Most rollup designs commit transaction data to the base chain first and then later commit the resultant state of the rollup virtual machine in a subsequent transaction. This provides transaction order finality and, in a way, solves the data availability problem, as the rollup virtual machine state can be reconstructed from the transaction data at the cost of re-executing all transactions since the rollup virtual machine’s genesis state. Validating bridges can be more general, with off-chain state storage that is verifiable using Merkle proofs so a separate data availability solution is possible. For example, transaction data can be cryptographically summarized in a similar way that the virtual machine state is, reducing Layer 1 storage costs, separating availability being provided by the off-chain storage from authenticity of the data. This has a trade-off with validation: A temporary data availability throughput problem could delay validation because accessing input data needed for verification might be slow.

The way that rollups do the virtual machine validation comes in two forms:

  • Optimistic rollups, where a claimed execution result is publicly posted and potentially challenged.
  • Zk rollups, where SNARKs are used to construct a proof of correctness.

The key difference is that optimistic rollups use “fraud proofs,’’ where the challengers assemble evidence to prove that the claimed execution result is incorrect or fraudulent, and zk rollups use a “validity proof,” which the executors publish along with the rollup virtual machine state and the validating bridge smart contract verifying the correctness of the proof. In both cases, time is needed to allow other participants to see the new state and to either discover that the state is incorrect and construct a fraud proof — in the case of optimistic rollups — or execute a proof verification algorithm to reject a purported proof when it is incorrect — in the case of a zk rollup. While it may seem a minor distinction, in both cases, work has to be done to either construct a fraud proof or to check whether the validity proof is correct. The difference is that typically fraud proofs involve re-execution of the transactions, whereas a validity proof check is supposed to be cheaper, using cryptographic techniques (probabilistically checkable proofs; SNARKs). In practice, the cryptographic techniques involve significant overhead and do not (yet) generalize to arbitrary smart contract execution.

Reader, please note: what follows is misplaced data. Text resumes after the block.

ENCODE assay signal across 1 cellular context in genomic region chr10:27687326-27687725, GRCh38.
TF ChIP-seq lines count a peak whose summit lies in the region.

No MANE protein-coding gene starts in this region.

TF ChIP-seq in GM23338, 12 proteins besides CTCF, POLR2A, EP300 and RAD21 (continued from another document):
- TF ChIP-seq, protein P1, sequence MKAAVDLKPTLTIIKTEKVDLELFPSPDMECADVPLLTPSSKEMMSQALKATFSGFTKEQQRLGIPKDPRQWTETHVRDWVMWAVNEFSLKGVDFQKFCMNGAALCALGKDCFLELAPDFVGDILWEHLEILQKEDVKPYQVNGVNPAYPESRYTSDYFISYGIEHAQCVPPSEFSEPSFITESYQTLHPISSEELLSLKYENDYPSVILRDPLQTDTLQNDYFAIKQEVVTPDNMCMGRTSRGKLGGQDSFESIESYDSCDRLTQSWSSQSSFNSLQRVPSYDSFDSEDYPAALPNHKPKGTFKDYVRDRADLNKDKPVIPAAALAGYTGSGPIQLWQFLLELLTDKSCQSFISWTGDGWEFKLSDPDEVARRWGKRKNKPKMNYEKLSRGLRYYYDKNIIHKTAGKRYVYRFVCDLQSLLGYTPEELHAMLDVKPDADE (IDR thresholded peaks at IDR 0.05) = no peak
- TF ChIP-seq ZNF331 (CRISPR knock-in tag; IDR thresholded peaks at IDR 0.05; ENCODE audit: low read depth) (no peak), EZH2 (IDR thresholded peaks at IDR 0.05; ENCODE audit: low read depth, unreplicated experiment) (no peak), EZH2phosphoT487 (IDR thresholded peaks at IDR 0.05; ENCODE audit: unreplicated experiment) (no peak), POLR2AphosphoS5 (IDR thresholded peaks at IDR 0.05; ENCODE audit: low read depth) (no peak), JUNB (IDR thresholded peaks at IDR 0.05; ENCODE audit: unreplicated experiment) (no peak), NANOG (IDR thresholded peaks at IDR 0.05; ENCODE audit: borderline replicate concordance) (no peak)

Note that, in full generality, the rollup virtual machine doesn’t have to be Ethereum compatible nor does the validation mechanism have to run on top of Ethereum. Any decentralized computation substrate would do, extending its security to that of the rollup virtual machine. Of course, having the rollup virtual machine be Ethereum compatible makes it trivial to port existing EVM code.

Flavors of Fraud Proofs

To understand why Oasis network’s fraud detection and system architecture co-design resulted in a more efficient and general scheme, we first need to discuss the different kinds of fraud proofs.

Simulation Proofs

The way that optimistic rollup systems like Arbitrum and Optimism work is that challengers who claim that a computation is wrong must submit a fraud proof. The fraud proof is supposed to show that the computation that led to the incorrect resultant state diverged from a correct virtual machine execution in a single VM instruction, which can be “easily” verified using a rollup virtual machine simulator running on the base chain.

This is not easy; it is enormously complex. This strongly couples the rollup virtual machine instruction set with the validating bridge contract implementation. The key to being able to check the execution is to not simulate the entire execution of the rollup virtual machine, since that would be enormously expensive in gas fees. Instead, the challenger is supposed to provide incontrovertible evidence that the executor’s assertion of the output rollup VM state by pointing at the exact VM instruction, which did not execute correctly, using bisection comparing execution states and Merkle proofs. The proof construction can be done offline, and only the verification needs to be done online, by the validating bridge contract and by checking that, indeed, the execution of the indicated VM instruction did not adhere to the VM semantics.

For this to work, the validating bridge contract must be able to simulate any rollup VM instruction. Ensuring that the simulator is correct and that it is semantically equivalent to the actual rollup VM is technically challenging. While the complexity of a simulator depends on the complexity of the VM instruction set, it is likely to require many person-years of effort to construct an accurate and robust simulator, as is the case for Arbitrum and Optimism.